The great sufi scholar and poet Mevlana Jelaluddin Rumi died in 1273 in Konya, Turkey. This year marks the 845th death anniversary, which was marked with ceremonies in Konya and Istanbul.
Born into a Turkic family in 1207, in what is now Afghanistan, Mevlana Jalaluddin al Rumi is one of the most widely read philosophers in the world, with teachings that transcend boundaries of race, color, and religion.
The mystic and Islamic scholar's poetry is still widely read around the world, and his teachings on Sufism are followed worldwide and by dervishes, especially in Konya and Istanbul.
Turkey marks his death anniversary every year between December 7-17.
Here's some pictures of whirling dervishes in Istanbul and Konya, and some verses from his poems.
A secret turning in us/ makes the universe turn./ Head unaware of feet, / and feet head. Neither cares. / They keep turning. (translated by Coleman Banks)
There is no early and late for us./ The only way to measure a lover is by the grandeur of the beloved./ Judge a moth by the beauty of its candle. (translated by Coleman Banks)
I honour those who try/ to rid themselves of any lying,/ who empty the self/ and have only clear being there. (translated By Coleman Banks)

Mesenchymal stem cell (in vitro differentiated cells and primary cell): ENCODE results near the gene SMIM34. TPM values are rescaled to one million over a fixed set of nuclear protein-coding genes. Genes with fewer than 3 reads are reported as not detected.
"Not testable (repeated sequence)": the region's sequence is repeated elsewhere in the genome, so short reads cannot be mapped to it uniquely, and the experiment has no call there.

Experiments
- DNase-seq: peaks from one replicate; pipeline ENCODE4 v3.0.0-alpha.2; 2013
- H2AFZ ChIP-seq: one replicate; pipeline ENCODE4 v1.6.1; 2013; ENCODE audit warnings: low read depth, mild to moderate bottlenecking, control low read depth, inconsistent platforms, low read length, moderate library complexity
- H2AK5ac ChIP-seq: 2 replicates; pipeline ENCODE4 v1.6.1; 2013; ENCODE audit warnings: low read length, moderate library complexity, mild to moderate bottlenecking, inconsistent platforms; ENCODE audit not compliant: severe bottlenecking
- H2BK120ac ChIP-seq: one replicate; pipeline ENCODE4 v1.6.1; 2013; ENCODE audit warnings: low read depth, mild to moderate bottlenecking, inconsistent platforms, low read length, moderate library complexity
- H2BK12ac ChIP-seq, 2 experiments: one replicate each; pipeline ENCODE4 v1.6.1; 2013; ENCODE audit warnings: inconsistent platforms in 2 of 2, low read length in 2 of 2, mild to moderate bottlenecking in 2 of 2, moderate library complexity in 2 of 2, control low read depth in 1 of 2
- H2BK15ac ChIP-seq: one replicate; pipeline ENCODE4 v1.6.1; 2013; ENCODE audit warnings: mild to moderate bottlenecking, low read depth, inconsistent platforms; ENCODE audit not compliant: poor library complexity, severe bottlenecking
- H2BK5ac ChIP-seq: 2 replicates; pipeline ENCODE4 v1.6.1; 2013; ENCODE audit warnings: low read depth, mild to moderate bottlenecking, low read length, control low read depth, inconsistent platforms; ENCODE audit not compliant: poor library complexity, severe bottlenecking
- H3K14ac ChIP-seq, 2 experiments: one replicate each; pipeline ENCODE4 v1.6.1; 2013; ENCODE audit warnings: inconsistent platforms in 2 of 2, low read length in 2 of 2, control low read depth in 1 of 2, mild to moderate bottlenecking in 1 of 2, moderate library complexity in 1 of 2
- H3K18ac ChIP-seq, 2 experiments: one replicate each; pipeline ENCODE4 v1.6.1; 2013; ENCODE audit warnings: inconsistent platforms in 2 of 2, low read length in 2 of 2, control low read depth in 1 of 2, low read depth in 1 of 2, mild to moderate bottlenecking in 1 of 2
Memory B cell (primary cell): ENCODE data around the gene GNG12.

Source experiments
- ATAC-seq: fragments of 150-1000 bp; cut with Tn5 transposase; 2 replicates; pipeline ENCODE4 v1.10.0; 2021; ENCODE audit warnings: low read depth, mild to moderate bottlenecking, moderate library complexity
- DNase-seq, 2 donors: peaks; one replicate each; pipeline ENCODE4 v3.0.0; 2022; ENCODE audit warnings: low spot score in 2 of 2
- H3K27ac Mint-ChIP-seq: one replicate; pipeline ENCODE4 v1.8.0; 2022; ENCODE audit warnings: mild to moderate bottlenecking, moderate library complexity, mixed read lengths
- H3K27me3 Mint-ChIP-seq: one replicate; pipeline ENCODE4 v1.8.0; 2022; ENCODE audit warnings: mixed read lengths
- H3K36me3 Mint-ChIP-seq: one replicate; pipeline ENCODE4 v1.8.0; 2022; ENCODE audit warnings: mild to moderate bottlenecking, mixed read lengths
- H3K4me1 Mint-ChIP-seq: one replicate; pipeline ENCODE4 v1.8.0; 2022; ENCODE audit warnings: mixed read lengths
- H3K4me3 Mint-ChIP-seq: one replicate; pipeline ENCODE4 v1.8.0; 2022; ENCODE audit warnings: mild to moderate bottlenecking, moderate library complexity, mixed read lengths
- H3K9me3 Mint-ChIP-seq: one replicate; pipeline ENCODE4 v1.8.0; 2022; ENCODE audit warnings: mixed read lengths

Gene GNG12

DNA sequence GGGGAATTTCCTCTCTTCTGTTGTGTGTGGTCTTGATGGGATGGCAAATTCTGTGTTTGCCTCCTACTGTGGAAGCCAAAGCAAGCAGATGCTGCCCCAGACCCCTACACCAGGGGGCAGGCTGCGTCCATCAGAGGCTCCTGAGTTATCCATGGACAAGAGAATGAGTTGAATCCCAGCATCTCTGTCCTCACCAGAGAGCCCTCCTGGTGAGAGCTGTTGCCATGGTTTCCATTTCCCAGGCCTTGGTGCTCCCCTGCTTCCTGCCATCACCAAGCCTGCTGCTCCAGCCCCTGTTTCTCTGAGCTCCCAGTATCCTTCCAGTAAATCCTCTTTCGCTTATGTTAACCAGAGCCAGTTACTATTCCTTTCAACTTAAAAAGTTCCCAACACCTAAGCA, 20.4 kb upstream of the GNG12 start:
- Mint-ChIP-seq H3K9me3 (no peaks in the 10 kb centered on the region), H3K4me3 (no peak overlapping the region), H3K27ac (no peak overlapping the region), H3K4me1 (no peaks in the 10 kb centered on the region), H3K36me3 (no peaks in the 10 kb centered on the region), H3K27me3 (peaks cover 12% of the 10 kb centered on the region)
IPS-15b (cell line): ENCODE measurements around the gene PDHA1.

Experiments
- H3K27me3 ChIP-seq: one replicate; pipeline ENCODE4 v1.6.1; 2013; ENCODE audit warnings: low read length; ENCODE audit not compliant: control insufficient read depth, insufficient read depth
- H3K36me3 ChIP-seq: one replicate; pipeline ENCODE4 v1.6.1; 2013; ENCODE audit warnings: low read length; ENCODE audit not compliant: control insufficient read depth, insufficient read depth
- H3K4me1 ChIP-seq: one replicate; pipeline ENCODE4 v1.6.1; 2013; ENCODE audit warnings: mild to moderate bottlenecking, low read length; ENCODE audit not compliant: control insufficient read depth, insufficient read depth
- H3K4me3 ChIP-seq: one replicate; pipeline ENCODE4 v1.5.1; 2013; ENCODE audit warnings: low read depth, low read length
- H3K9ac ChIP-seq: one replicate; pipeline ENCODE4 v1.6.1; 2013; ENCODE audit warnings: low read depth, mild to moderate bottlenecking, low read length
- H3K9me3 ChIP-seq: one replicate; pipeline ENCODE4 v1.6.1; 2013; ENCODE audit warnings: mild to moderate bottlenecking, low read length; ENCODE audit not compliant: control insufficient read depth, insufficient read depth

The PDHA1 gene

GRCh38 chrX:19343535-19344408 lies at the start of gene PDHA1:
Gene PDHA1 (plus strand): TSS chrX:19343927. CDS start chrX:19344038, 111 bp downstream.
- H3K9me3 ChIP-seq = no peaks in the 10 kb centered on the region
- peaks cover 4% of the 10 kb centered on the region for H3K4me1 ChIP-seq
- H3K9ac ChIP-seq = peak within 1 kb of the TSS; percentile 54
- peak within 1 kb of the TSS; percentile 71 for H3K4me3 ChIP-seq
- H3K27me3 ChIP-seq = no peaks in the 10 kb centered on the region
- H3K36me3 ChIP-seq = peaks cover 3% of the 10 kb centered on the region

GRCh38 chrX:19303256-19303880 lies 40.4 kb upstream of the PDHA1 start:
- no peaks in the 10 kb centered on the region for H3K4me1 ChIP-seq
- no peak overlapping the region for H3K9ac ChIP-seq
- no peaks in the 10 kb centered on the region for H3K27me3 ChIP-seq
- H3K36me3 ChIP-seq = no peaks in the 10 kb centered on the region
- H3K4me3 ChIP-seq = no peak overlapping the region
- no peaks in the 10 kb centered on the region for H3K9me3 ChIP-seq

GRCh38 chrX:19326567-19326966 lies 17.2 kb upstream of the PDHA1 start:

The minute I heard my first love story/ I started looking for you, not knowing/ how blind that was./ Lovers don’t finally meet somewhere./ They’re in each other all along. (translated by Coleman Banks)
We are the mirror as well as the face in it. We are tasting the taste this minute/ of eternity. We are pain/ and what cures pain, both. We are/ the sweet cold water and the jar that pours. (translated by Coleman Banks)
Not Christian or Jew or Muslim, not Hindu,/ Buddhist, sufi or zen. Not any religion/ or cultural system. I am not from the East/ or the West, nor out of the ocean or up/ from the ground, not natural or ethereal not/ composed of elements at all. (translated by Coleman Banks)
Do you think I know what I’m doing?/ That for one breath or half-breath I belong to myself? / As much as a pen knows what it’s writing, or the ball can guess where it’s going next. (translated by Coleman Banks)